Migraines and Chronic Pain

By: Martin Van Nostrand

Migraine is a brain experience. It shares brain space and function with other experiences, those of thought and mood and then vegetative behaviors of sleep and appetite. Migraine is not a free-standing entity. It is interrelated and comorbid with other diseases, and in the last analysis, subject to their persuasion. It could not be otherwise.

Let's create a hypothetical patient, a female because migraine is predominant in that gender. Let's introduce a stressor, say the death of a loved one. In doing so, let's be aware that the stressor need not be nearly so dramatic. It may be trivial, perhaps some minor personal rejection, or it may even be indiscernible, perhaps some disruption of biologic rhythms. Regardless, our patient, genetically endowed with migraine, possesses a neural system readily available for exhibition. This is recruited-and quickly.

The migraine machinery is there. No reconfiguration is necessary. With the appearance of stress, she experiences an increase in the frequency and severity of headache. This sudden worsening of migraine is a certain indicator that the infrastructure is being challenged. Our patient may recover spontaneously. Recovery is the rule, not the exception, as most of our brain's unravelings are transient experiences. If, however, we fail to recover, the subcortical brain, the mastermind of our behavior, disassembles into multiple expressions. This happens slowly. It takes time for the neural axis to reconfigure into maladaptive functioning, just as it takes time for drug therapy to reconfigure the axis into effective functioning.

Which maladaptation should appear first and which later is quite variable, but it usually begins with disordered sleep. As our patient suffers an increased frequency of her headaches, she will likely experience insomnia. Her appetite will change, perhaps with sweet cravings and weight gain or, on the other side of the scale (there is no way to predict), she will become anorectic. Mood will disfigure with despondency and apathy. Temperament will be disordered with anxiety and restlessness, and perhaps even mind-too-busy obsessions.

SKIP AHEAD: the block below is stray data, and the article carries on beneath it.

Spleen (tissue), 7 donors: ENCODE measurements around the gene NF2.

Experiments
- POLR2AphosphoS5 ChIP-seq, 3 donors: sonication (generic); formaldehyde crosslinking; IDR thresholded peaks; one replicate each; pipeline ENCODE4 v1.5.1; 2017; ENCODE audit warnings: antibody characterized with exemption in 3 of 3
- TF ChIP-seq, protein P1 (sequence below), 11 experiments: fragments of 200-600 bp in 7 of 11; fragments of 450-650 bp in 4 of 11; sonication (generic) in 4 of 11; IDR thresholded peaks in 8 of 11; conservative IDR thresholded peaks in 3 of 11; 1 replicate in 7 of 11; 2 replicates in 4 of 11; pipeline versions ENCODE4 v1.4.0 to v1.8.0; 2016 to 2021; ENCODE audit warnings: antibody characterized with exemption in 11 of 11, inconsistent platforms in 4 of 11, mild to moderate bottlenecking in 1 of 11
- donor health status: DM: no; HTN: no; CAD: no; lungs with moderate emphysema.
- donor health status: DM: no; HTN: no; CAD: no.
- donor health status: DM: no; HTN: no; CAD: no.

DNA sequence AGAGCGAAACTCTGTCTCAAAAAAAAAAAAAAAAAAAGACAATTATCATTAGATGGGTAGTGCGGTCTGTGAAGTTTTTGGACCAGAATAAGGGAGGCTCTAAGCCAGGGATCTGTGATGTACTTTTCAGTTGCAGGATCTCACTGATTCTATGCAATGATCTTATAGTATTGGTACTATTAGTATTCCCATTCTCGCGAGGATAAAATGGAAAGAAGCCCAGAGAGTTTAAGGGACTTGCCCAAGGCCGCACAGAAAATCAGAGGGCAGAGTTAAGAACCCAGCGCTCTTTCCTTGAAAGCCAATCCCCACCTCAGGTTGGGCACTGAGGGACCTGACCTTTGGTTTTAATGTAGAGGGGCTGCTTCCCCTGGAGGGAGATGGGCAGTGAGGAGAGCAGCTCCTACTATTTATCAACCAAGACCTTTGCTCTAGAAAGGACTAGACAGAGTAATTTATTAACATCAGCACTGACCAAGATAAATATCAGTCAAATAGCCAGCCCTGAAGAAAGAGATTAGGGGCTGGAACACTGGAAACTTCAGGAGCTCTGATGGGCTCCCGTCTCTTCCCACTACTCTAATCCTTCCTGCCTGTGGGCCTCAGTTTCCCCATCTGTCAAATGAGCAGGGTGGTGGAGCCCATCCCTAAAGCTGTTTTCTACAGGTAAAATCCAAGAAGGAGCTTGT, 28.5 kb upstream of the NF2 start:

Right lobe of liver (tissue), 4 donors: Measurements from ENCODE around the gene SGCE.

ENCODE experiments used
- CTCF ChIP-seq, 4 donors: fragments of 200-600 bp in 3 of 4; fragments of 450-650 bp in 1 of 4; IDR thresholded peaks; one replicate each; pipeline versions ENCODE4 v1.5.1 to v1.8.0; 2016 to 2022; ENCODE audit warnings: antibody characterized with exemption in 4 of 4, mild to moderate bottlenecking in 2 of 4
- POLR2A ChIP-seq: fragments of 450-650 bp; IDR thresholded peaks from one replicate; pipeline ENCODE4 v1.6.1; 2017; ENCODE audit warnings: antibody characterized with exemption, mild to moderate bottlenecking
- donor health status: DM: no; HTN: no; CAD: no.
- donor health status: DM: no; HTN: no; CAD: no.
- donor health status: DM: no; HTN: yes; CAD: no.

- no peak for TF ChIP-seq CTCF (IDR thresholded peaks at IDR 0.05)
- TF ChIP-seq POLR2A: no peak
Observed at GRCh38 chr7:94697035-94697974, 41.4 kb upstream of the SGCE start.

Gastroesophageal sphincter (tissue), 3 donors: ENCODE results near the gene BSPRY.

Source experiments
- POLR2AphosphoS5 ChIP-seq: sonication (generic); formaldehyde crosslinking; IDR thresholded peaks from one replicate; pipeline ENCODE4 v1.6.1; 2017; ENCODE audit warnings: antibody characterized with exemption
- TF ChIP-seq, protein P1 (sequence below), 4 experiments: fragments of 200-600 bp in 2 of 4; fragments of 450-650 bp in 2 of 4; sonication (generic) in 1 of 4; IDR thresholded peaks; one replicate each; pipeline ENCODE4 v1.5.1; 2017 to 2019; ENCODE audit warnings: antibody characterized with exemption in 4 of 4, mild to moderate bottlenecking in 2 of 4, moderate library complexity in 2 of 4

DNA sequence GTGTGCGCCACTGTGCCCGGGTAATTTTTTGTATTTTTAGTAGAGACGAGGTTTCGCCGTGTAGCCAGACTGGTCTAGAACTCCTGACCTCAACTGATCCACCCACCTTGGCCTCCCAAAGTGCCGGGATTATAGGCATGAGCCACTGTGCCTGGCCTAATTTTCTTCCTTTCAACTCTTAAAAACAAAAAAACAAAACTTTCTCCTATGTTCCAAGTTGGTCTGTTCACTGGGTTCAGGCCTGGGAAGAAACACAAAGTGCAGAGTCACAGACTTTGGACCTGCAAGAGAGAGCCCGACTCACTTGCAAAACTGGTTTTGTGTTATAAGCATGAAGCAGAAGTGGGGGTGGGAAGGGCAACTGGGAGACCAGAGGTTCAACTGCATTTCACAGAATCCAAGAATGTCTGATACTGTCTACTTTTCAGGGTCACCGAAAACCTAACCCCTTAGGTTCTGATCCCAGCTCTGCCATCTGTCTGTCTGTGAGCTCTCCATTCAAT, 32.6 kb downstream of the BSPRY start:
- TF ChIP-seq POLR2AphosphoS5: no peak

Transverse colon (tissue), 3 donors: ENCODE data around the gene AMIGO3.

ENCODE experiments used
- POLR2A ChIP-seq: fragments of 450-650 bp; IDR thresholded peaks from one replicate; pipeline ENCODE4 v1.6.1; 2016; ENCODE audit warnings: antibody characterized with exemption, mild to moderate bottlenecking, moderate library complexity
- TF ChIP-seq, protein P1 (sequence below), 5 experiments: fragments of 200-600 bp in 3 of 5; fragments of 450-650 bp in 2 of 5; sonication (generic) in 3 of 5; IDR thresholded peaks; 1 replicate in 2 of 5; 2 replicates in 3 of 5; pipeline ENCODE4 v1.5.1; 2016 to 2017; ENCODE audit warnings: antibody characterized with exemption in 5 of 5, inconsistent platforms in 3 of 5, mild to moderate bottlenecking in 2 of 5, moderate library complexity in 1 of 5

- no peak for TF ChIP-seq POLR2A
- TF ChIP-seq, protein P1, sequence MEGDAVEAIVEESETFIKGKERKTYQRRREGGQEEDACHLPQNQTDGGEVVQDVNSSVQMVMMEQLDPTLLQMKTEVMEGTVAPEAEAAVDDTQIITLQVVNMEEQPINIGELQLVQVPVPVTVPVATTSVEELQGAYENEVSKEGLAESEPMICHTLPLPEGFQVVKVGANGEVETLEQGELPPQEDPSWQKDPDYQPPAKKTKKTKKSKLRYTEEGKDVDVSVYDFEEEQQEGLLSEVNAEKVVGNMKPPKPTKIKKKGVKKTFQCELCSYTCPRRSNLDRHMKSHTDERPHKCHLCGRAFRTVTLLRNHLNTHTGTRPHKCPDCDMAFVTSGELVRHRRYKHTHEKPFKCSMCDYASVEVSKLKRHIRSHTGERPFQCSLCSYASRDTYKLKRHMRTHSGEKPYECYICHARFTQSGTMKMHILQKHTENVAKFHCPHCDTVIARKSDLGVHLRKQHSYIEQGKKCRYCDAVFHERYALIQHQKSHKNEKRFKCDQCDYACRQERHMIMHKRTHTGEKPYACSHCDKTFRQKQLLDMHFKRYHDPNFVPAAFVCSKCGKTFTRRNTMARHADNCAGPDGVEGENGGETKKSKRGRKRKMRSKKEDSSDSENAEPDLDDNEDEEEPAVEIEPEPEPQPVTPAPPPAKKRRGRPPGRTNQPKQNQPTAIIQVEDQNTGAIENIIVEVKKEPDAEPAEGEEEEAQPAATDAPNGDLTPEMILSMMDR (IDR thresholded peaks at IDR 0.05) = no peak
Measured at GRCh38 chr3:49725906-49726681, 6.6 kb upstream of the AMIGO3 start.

Migraine, now under the pervasive influence of other brain forces, loses its identity and transmogrifies into another state of illness. The characteristic spatial and temporal dimensions of headache change. Periodicity is lost. Pain is no longer occasional. It is constant. Its unilaterality disappears. Pain crosses the midline in a mirror image manner and becomes generalized. The exotic sensory effects, visual and otherwise, go away. No longer are there intervals of hemianopia or scotoma. They vanish, leaving only a trace of their legacy, the occasional appearance of vague scintillations in the periphery of the visual field. Our patient has transformed migraine, a hybrid, a mix of fragments and comorbidities-part depression, part migraine, and probably part a host of other derangements.

Her pain no longer responds to anti-migraine drugs, and her depression does not respond to SSRIs. She doesn't have either of those diseases. She has chronic pain. And that disease responds rather predictably to the tricyclic drugs. These agents, as I surmised early on, are useful and perhaps exclusively useful in the sleep-disordered, and the most certain attribute of chronic pain is impaired sleep. It is a clear identifier of the disease. It is not an identifier of migraine. That disease, remember, is characterized by intervals of wellness, and wellness is not sleep-disturbed.

When, exactly, does migraine become chronic pain? It is quite impossible to say because it happens slowly and gradually. Nature does not draw straight lines in time or space. They are irregular, and curvilinear, and the evolution of migraine into chronic pain (or vice versa) does not occur at a precise point in time. Indeed, in the natural history of the diseases, and they both have a discernible natural history, their display may shift from predominant migraine for one interval and for another, chronic pain.

The distinction between migraine and chronic pain can challenge the resources of the most skillful physician. It is never simple. Perhaps our hypothetical patient is drinking too much. Substance abuse certainly weighs heavily in the scales. Perhaps our patient is bipolar, or perhaps she was abused in her youth. All these must befactored in. They invite the use of a variety of drugs for the treatment of a disease that we often presume to be migraine, but it is really not.

Transformed migraine is the disease that for so many years was, and unfortunately still is, misidentified as tension headaches-an egregious example of our proclivity to ascribe a state of pain to an inability to deal emotionally with the environment. Nothing really wrong with that, so long as we remember that many diseases are the product of inability to deal with the environment. No reason to single out headache for special treatment. We would hardly employ the phrases tension schizophrenia, or tension depression, or tension heart attack. These are nonsensical because we recognize that each of these disorders has a certain biologic substrate. We don't afford headaches that dignity. It is too convenient to blame the patient.

Dr. Robert T. Cochran Jr., M.D.uniquely incorporates the fields of neurology, internal medicine, and psychiatry in deriving insightful - sometimes, disturbing - yet hopeful conclusions for the chronic pain sufferer. He brings to light intriguing new treatment strategies that should be of interest to the medical community and chronic pain sufferers alike. http://www.understandingpain.com

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